Thursday, June 27, 2013

On Summer and Childhood

My beautiful girl was born on the cusp of summer, on a day I can only assume was hot and sticky, full of sunshine and steam.  The very best time of year to be born (from a child's perspective), in my opinion, based on the experience of having been a child once myself.  My own birthday was right smack dab in the middle of summer, at a time when I can only feel pity for my poor, pregnant mother who must've endured nearly two months of misery as she carried me to term all those years ago. 

Summer was very special to me, the very best time of the year to have a birthday party, and each year brought some sort of outdoor festivities, usually in my yard, or at a local lake.  And somehow we often managed to have an ice cream cake from Baskin Robbins, in the shape of something I loved (usually a cat), that miraculously stayed un-melted in the summer sun until the last delicious spoonful hit my mouth.  Summer was a time of the dreaded YMCA day camp, academic enrichment programs, wreaking havoc with my cousins, who lived nearby.  Visits to the beach were plentiful, memories of my grandmother insisting that I wash all the sand and sea from my body thoroughly with the shockingly cold water from the outdoor hose before entering her house, dinners there consisting of the flounder my grandfather had caught that morning, fresh, translucent, sweet, local Silver Queen corn on the cobb and beautiful, shiny, fat, blood-red, beefsteak tomatoes sliced and eaten with nothing more than a sprinkle of salt.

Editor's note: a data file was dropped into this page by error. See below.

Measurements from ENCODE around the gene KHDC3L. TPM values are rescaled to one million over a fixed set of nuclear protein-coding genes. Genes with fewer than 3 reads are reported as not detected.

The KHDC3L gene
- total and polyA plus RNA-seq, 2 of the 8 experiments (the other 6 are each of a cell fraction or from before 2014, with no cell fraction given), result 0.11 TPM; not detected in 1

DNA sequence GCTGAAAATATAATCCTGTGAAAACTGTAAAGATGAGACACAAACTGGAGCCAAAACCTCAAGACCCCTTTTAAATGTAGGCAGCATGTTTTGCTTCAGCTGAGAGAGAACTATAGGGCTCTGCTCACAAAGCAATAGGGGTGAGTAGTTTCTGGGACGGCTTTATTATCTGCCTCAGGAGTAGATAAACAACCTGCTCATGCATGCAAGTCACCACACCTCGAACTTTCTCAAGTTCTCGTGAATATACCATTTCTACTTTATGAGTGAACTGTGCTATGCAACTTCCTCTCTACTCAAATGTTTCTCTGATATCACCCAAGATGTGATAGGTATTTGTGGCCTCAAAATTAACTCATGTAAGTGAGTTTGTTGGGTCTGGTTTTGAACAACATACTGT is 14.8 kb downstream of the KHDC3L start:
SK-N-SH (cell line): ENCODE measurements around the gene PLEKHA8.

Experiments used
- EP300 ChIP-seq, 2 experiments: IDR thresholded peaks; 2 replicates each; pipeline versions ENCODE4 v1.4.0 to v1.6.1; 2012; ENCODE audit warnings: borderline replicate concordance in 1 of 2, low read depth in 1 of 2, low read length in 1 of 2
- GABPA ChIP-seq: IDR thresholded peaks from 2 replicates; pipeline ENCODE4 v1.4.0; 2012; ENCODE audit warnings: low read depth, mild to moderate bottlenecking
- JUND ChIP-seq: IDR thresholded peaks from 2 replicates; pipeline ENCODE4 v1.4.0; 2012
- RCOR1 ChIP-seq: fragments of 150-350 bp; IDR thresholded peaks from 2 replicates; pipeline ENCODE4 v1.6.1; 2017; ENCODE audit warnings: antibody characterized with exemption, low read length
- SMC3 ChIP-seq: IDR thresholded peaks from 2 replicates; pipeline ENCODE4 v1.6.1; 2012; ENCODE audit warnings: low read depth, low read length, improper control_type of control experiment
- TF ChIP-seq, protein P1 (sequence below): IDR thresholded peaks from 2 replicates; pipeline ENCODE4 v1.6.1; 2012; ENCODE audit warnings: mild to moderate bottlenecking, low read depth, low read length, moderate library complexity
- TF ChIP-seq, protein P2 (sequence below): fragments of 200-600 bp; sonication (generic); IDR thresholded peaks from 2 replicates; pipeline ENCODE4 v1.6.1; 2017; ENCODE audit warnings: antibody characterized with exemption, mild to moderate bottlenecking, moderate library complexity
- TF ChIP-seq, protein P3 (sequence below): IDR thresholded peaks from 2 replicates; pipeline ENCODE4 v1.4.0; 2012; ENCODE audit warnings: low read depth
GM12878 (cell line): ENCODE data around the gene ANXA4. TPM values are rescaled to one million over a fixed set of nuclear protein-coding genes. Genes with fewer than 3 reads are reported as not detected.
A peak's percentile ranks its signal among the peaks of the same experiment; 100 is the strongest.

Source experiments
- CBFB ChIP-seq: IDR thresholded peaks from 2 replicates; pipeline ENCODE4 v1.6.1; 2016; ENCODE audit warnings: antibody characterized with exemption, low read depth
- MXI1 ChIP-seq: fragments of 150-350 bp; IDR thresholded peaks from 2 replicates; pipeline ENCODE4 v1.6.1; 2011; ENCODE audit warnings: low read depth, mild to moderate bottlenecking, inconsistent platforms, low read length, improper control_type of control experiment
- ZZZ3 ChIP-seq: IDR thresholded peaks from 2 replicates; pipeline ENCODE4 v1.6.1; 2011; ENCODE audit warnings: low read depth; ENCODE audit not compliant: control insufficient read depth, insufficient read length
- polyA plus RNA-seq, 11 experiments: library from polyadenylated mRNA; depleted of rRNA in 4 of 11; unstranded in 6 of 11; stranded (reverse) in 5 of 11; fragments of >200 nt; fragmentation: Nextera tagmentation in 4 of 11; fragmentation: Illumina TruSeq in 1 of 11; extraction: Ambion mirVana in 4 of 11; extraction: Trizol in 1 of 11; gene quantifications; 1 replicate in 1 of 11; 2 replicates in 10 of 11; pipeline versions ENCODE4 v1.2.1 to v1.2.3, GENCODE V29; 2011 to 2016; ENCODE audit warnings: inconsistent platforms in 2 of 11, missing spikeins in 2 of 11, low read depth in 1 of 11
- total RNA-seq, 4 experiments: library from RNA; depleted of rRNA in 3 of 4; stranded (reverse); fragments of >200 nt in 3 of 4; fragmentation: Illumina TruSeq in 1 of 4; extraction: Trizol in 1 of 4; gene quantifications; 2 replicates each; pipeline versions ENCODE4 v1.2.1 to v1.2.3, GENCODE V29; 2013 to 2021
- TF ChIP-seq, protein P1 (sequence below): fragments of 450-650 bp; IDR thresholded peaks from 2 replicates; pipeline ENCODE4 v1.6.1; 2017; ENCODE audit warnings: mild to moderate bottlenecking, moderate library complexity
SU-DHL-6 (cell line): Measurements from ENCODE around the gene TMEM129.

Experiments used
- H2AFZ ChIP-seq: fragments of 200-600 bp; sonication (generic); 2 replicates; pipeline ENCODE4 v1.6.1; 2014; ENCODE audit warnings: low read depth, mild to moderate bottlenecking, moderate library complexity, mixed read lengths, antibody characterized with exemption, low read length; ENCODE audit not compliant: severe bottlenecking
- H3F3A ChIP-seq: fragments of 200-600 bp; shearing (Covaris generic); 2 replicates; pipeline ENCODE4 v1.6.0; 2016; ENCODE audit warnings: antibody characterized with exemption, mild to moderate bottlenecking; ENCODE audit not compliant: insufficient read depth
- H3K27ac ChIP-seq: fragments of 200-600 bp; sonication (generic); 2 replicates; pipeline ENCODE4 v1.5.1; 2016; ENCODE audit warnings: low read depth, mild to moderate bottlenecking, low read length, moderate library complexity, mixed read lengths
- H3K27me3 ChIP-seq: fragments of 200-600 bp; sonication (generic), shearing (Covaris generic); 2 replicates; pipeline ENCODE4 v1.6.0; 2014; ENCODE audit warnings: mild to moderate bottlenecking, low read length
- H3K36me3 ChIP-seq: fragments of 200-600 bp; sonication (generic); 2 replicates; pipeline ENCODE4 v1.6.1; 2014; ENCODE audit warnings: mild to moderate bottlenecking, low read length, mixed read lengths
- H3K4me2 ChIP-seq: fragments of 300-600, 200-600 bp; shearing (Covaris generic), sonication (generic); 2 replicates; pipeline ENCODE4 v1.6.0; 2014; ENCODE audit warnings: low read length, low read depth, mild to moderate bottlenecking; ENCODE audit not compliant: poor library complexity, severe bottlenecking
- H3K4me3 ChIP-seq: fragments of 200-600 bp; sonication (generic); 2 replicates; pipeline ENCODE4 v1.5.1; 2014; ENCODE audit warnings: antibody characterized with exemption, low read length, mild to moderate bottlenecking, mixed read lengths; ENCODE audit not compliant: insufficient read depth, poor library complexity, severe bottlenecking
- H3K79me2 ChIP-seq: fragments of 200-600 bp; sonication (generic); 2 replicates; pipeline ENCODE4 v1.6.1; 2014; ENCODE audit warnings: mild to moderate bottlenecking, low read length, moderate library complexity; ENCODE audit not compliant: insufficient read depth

As I entered high school, summers became a much-feared time of drama and self-consciousness, of melting make-up, temperatures too hot to sleep (as teenagers must), and the irrational fear of showing my horribly ugly, mal-formed knees (not really, but that's what I thought...), something fairly unavoidable as temperatures rose. 

And, thankfully, that eventually passed.  Summers once again became enjoyable, never more so than when I had my own little mini-me to introduce to the world.  Samantha's first summer was spent indoors, sheltering her from the heat as she struggled to maintain her body temperature, before the life-saving surgery to correct the hole in her heart was performed.  Samantha's subsequent summers have been full of playdates and pools, playgrounds and beaches, butterflies, blueberry picking and car trips to visit family and friends.